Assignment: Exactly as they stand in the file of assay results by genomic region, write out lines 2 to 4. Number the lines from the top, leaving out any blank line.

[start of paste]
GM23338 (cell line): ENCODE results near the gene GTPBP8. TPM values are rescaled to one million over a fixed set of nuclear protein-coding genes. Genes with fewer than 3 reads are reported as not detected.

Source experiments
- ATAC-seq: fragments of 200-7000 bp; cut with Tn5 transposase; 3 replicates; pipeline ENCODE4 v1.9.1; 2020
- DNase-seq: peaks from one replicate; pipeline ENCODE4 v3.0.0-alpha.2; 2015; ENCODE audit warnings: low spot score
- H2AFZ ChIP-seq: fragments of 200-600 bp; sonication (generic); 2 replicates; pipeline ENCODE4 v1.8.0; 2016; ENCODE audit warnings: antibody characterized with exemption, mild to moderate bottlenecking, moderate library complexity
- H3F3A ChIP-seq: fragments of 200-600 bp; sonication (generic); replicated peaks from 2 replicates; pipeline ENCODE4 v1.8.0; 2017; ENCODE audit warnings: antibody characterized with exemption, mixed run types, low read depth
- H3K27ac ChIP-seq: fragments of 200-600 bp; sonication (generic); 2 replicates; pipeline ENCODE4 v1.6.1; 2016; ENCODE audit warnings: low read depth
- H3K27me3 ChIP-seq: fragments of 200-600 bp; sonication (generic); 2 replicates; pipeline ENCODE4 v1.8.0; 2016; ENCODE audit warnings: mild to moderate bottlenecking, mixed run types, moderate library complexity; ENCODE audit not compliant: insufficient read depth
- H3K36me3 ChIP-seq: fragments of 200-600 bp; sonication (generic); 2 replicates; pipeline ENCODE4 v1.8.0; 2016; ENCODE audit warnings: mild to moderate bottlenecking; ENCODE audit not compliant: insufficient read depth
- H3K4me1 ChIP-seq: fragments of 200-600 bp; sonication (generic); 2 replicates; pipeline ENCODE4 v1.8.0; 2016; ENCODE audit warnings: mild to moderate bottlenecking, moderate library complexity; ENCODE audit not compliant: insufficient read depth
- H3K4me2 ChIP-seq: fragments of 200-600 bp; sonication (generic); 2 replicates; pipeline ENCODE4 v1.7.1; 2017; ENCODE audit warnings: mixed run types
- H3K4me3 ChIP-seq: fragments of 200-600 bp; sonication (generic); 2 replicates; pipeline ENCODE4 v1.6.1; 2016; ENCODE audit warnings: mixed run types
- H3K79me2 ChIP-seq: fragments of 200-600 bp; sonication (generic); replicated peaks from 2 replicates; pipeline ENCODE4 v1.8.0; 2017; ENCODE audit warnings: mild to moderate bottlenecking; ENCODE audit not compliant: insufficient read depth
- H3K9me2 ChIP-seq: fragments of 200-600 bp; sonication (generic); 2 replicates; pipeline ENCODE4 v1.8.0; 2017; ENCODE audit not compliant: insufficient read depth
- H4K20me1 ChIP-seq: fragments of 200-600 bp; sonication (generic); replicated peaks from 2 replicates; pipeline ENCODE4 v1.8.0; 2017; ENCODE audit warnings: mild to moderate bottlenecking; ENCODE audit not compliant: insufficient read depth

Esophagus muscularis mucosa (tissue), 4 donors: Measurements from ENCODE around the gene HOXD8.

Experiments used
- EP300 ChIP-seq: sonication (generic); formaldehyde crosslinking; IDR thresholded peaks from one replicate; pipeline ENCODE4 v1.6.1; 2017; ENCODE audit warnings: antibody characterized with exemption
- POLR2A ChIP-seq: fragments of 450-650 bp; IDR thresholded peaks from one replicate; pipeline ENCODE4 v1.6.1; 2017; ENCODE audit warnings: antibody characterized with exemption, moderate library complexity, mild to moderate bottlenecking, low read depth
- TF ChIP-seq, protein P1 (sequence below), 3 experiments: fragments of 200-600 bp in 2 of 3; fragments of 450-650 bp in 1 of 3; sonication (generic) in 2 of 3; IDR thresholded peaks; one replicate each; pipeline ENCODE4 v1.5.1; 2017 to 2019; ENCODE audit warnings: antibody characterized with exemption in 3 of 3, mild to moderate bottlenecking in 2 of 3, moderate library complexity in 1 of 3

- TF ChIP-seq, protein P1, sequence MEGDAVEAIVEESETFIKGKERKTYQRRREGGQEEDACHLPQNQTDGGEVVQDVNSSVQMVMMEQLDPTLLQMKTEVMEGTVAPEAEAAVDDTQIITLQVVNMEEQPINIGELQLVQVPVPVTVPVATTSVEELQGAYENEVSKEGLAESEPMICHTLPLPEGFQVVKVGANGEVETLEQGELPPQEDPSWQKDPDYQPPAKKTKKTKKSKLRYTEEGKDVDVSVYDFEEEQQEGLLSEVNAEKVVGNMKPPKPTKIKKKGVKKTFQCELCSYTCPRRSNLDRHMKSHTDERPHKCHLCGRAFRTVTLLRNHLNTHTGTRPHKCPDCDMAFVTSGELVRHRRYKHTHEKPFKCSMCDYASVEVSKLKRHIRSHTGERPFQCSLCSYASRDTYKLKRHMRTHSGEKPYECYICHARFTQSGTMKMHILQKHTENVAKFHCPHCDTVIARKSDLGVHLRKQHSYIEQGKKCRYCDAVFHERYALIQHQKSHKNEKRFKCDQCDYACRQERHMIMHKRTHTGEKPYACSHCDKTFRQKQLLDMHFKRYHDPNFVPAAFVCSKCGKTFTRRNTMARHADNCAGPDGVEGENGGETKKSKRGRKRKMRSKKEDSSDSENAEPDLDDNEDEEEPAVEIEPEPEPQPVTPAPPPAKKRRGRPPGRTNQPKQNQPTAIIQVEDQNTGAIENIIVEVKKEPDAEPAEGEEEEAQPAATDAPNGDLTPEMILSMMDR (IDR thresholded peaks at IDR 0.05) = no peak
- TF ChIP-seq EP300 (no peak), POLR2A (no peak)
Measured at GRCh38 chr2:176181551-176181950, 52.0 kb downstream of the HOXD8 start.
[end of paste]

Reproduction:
Source experiments
- ATAC-seq: fragments of 200-7000 bp; cut with Tn5 transposase; 3 replicates; pipeline ENCODE4 v1.9.1; 2020
- DNase-seq: peaks from one replicate; pipeline ENCODE4 v3.0.0-alpha.2; 2015; ENCODE audit warnings: low spot score